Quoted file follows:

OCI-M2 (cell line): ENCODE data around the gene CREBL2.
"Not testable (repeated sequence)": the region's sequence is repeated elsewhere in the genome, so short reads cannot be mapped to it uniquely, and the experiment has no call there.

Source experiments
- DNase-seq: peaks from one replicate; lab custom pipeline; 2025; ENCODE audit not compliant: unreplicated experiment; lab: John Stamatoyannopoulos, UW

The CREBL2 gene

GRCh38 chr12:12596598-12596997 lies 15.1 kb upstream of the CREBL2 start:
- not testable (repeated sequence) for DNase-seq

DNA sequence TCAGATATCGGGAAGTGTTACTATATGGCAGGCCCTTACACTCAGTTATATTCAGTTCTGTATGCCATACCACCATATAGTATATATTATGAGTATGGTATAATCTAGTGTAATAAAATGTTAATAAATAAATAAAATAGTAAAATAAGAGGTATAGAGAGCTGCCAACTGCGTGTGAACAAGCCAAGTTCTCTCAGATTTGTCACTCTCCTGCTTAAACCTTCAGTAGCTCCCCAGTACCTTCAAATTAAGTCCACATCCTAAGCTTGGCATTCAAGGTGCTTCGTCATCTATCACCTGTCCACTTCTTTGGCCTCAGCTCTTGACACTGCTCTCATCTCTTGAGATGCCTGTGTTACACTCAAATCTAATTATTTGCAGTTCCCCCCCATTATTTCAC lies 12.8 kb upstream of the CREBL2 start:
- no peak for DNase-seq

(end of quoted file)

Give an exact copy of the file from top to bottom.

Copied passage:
OCI-M2 (cell line): ENCODE data around the gene CREBL2.
"Not testable (repeated sequence)": the region's sequence is repeated elsewhere in the genome, so short reads cannot be mapped to it uniquely, and the experiment has no call there.

Source experiments
- DNase-seq: peaks from one replicate; lab custom pipeline; 2025; ENCODE audit not compliant: unreplicated experiment; lab: John Stamatoyannopoulos, UW

The CREBL2 gene

GRCh38 chr12:12596598-12596997 lies 15.1 kb upstream of the CREBL2 start:
- not testable (repeated sequence) for DNase-seq

DNA sequence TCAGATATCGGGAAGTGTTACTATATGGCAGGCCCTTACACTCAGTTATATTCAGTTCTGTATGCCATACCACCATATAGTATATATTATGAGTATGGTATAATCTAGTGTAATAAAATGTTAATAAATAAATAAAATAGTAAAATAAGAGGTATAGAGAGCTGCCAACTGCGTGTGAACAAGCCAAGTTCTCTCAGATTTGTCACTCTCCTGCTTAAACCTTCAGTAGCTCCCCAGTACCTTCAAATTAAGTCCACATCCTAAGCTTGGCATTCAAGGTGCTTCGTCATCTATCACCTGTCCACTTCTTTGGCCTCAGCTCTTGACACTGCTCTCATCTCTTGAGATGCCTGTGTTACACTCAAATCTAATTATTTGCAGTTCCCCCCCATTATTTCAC lies 12.8 kb upstream of the CREBL2 start:
- no peak for DNase-seq